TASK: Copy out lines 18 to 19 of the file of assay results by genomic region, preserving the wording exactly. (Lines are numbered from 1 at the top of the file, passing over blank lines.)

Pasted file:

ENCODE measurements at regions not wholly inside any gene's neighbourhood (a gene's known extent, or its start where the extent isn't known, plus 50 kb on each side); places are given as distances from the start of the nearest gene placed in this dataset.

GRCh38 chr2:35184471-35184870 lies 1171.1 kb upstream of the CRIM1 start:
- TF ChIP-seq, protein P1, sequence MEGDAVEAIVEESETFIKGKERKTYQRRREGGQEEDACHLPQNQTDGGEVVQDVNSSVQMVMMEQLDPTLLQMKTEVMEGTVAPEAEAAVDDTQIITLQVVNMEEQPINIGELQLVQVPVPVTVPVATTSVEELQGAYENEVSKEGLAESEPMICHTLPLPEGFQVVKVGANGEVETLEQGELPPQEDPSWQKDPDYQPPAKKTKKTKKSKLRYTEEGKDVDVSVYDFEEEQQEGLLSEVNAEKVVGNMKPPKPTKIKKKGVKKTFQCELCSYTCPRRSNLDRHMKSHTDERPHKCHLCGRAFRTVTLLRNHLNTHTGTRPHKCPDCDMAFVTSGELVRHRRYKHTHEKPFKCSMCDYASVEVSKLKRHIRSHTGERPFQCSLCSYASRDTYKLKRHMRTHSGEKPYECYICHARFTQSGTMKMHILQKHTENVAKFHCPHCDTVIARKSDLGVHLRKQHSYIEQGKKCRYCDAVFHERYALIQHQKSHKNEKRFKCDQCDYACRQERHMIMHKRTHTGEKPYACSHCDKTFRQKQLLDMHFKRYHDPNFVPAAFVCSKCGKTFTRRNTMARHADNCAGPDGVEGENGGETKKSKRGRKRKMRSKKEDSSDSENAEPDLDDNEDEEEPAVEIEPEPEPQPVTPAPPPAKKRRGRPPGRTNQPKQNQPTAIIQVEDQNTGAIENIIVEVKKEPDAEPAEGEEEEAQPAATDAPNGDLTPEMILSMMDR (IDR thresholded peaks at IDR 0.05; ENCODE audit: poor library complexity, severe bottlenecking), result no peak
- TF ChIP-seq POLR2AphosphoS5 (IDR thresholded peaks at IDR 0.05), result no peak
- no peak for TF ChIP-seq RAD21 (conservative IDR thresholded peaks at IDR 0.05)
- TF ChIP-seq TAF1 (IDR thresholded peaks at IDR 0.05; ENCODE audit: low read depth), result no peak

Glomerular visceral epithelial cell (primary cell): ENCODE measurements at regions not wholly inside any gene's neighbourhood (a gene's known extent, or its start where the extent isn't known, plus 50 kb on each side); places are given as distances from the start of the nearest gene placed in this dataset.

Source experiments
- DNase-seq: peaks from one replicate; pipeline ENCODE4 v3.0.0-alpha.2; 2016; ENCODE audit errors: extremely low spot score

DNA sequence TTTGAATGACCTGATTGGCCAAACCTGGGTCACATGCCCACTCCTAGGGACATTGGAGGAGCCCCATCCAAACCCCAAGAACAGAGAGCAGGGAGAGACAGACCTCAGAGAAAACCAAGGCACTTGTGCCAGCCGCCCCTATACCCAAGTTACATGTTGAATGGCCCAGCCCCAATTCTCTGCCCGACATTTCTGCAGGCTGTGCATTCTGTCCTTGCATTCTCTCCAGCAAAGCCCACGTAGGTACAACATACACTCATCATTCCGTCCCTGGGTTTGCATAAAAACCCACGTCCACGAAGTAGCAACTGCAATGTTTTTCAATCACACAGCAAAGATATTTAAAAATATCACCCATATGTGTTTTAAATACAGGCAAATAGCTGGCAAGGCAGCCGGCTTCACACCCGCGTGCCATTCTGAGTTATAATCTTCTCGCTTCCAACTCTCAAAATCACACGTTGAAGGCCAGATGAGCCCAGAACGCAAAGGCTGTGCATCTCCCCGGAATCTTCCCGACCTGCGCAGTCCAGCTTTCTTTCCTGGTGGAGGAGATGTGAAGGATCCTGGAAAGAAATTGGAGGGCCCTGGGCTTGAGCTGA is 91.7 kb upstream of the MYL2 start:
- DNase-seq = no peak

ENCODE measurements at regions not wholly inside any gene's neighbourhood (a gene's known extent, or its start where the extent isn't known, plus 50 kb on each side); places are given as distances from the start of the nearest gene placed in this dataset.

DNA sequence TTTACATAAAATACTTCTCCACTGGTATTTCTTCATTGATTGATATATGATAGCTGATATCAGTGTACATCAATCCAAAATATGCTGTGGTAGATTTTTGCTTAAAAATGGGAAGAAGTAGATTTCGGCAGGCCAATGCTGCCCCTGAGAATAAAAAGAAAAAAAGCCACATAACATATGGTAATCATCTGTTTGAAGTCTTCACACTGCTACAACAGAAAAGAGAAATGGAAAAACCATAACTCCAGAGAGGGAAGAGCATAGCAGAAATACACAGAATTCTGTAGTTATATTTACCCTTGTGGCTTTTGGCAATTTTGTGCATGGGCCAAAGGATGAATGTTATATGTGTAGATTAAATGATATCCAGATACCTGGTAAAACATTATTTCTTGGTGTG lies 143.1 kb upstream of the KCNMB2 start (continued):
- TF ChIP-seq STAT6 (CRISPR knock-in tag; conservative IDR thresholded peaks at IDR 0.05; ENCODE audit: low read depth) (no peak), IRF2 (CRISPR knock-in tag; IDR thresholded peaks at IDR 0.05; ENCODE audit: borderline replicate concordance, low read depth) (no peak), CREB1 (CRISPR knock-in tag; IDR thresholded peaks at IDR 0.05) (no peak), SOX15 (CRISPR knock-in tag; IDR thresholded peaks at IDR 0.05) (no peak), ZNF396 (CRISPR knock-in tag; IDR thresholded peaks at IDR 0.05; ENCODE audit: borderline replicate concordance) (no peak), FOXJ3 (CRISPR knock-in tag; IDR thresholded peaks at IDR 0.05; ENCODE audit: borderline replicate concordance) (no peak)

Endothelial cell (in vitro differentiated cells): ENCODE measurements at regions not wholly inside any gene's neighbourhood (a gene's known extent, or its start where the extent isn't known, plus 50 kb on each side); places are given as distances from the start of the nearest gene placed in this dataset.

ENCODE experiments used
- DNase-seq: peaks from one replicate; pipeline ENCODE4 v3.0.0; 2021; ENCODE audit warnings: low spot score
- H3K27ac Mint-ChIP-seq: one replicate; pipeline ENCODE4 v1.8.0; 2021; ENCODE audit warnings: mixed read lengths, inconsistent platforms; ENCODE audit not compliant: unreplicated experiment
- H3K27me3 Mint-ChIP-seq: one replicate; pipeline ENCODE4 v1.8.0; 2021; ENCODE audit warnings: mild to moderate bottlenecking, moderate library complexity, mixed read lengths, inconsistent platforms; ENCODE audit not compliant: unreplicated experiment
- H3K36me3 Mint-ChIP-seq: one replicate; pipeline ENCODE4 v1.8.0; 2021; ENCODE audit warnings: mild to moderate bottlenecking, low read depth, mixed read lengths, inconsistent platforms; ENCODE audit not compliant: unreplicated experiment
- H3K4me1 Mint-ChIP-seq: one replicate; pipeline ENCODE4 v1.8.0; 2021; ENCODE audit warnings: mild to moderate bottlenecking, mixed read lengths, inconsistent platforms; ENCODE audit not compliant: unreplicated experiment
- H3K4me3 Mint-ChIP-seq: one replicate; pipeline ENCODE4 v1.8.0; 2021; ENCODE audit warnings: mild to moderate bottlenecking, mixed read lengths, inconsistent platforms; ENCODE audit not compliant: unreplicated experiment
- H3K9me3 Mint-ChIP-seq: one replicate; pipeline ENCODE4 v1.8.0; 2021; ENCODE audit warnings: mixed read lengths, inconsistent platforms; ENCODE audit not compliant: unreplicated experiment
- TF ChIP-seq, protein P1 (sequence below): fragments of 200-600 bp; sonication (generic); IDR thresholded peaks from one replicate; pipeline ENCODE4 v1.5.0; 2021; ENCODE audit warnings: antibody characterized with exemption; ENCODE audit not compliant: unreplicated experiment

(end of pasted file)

- H3K27ac Mint-ChIP-seq: one replicate; pipeline ENCODE4 v1.8.0; 2021; ENCODE audit warnings: mixed read lengths, inconsistent platforms; ENCODE audit not compliant: unreplicated experiment
- H3K27me3 Mint-ChIP-seq: one replicate; pipeline ENCODE4 v1.8.0; 2021; ENCODE audit warnings: mild to moderate bottlenecking, moderate library complexity, mixed read lengths, inconsistent platforms; ENCODE audit not compliant: unreplicated experiment